I’ve been looking at the Moon Druid, and I’m seeing a lot of repeat issues concerning their resources, their health, and their sustainability. Are they too strong in comparison to other classes? If not, what am I missing?
To make things simple, I will focus on the level 2-6 range, as level 2 is where the Moon Druid is considered strongest, and level 6 is where they’re often considered to be “plateauing”.
From my understanding, Moon Druids, as early as level 2, can shift into CR 1 beasts, which include the 34 health Brown Bear, which can make two attacks per turn (+5 to hit, 9 damage per hit). This is in addition to all of the abilities and health of a full caster Druid.
For comparisons sake, a player with 14 Constitution and an average hit die roll (halfway between a 1d8 and a 1d10, or rolling 5 on average) will have:
Average Character Health Per Level
- Level 1: 11 HP
- Level 2: 18 HP
- Level 3: 25 HP
- Level 4: 32 HP
- Level 5: 39 HP
- Level 6: 46 HP
- Level 7: 53 HP
- Level 8: 60 HP
Not only does the Moon Druid Brown Bear form have as much health as a level 3 character, but the Druid form will also have roughly the amount of health of an average level 2 character. Combined (52 HP), they effectively have as much health as a level 7 character.
Additionally, the Druid will be able to Wild Shape multiple times per day. At twice per short rest and estimating about 1.5 short rests in a day, this roughly translates to about 5 or so uses, granting an effective bonus of 170 HP if combat is spread throughout the day, or 68 bonus HP before needing a short rest.
And this is at level 2.
Even when Moon Druids are known to “taper off” around level 6, they gain access to a 60 health creature while having around 40 HP themselves. At this point, the full casting potential of the Druid kicks in, allowing access to spells like Call Lightning, Sleet Storm, and other spells that few other classes/builds gain access to.
Many of the beast’s features include abilities or attacks that completely overshadow other melee classes, such as the Brown Bear’s Multiattack, allowing them to attack twice (+6 to hit, 9 damage avg.) when a Fighter at the same level can only attack once (roughly +5 to hit, 8.5 damage avg.).
A comparable feature for the Fighter, Second Wind, can heal an average of 9.5 HP per short rest at level 4 with a Bonus Action. The Moon Druid can use Wild Shape, twice per short rest, for a total of 68 HP before needing the same short rest, which also uses a Bonus Action. Even after including a Fighter’s superior AC, I doubt that many Fighters can mitigate over 70 damage before a Short Rest.
A Barbarian, who has Rage for doubling the efficiency of their HP, would effectively have twice as much HP as other characters, assuming all damage they took was mitigated by Rage. With a 1d12 and a +3 Con modifier, a level 2 Barbarian would have about 25 real HP, and with Rage we’re talking about an effective 50 HP. This is the same as the Druid’s combined health with the Brown Bear form, but Barbarian’s HP has to be rationed for the entire day.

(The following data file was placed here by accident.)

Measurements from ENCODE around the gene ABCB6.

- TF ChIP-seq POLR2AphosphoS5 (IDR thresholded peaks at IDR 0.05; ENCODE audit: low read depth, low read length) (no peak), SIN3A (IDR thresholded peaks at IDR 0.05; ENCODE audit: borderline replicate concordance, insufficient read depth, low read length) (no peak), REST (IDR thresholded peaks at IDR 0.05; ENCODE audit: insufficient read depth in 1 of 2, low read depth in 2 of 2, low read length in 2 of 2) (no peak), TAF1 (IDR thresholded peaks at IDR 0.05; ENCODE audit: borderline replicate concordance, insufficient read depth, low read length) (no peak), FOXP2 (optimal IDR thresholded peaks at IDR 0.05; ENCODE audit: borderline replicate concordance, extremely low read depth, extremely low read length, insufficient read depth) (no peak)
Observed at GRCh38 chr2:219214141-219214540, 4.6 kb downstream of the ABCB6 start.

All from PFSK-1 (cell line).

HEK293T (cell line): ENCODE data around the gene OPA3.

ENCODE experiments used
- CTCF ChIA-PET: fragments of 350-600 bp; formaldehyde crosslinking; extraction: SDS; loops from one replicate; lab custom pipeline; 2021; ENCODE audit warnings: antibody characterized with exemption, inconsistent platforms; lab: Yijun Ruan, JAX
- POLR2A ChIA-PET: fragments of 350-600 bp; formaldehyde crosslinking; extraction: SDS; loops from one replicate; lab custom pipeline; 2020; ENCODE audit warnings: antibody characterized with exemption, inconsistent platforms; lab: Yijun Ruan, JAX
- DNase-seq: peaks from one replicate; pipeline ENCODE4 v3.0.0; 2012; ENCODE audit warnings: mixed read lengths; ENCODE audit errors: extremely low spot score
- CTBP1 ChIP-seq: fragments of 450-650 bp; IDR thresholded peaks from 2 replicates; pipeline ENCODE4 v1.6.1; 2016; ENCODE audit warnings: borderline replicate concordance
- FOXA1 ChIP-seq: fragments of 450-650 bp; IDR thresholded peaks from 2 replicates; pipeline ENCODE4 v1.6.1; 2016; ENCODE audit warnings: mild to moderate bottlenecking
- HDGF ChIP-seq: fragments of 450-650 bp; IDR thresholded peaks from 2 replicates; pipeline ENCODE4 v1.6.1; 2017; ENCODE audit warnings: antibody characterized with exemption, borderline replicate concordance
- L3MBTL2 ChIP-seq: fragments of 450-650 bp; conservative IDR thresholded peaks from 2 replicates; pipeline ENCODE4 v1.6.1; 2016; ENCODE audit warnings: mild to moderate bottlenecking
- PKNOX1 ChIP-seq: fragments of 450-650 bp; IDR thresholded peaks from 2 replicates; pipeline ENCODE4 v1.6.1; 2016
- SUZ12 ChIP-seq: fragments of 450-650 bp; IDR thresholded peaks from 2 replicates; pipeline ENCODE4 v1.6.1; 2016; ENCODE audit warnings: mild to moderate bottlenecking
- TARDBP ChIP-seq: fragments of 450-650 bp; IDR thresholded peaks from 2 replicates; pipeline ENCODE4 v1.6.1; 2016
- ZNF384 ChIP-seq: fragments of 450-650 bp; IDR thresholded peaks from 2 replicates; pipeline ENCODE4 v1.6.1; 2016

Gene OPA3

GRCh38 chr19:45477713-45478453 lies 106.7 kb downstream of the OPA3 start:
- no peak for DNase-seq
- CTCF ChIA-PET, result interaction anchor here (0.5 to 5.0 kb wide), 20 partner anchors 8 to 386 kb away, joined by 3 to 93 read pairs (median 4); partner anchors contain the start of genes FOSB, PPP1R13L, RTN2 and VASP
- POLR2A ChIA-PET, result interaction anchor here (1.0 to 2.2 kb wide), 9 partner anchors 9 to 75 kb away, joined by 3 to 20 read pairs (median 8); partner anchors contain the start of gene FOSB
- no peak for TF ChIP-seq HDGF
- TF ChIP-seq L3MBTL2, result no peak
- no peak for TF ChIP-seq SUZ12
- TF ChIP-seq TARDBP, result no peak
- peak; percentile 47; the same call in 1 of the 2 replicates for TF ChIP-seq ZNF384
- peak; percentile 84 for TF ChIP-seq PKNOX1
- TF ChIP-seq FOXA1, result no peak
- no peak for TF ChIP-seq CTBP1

At level 6, this value does increase dramatically, with about 63 HP, or 126 effective HP with Rage that they can absorb within a day. At this level, that’s two uses of a Druid’s Wild Shape, or effectively, the resource equivalent of a Short Rest.
At level 6, a Druid can take as much punishment in a Short Rest as a Barbarian can take in a whole day.
It’s difficult to compare Moon Druids against other casters, since it can’t cast during its signature form. However, with its full casting capabilities, it’s a clear choice in casting power over half-casters, like the Arcane Trickster, Eldritch Knight, Ranger or Paladin. The easiest casting build to compare it to is probably the Druid Circle of Dreams, which, like the Moon Druid, has no passive abilities that work directly with casting spells and having the same spell list/slots.
In terms of casting, Moon Druid’s only weakness is the fact that its melee form cannot cast, and is just as good of a caster in every other instance. Most casters would not want to be in melee range while Concentrating on a spell, and the Druid’s spell list consists heavily of Concentration spells.
Since you would not want to be in both melee AND casting a spell (in most circumstances), the fact that the Druid can’t cast while Wild Shaped is less of a hindrance than it appears. There are not many circumstances where a Druid would want to cast a spell while also wanting to be Wild Shaped (maybe to cast Healing Word while fighting, but Healing Word loses effectiveness at higher levels).
Power wise, their Druid Form alone is somewhere between the effectiveness of an Eldritch Knight for the lower limit, and a “Gish” type caster (like a College of Swords Bard or a Bladesinger Wizard) for the upper limit.
Moon Druids are as effective as the strongest martial classes in melee combat, and at least as effective as a caster as half-casters, if not more.
My goal is to make Moon Druids utilize all of their resources, and to not overshadow other players. When the Wizard has run out of resources and is resorting to Cantrips at the end of the day, I also want my Moon Druid having to do the same.
But before that, I want to understand how much of a change is needed to bring the Moon Druid to that level, or whether it’s warranted at all.
- Is my analysis of Moon Druids correct?
- Are they more powerful than other characters?
- And if it can be quantified, by how much?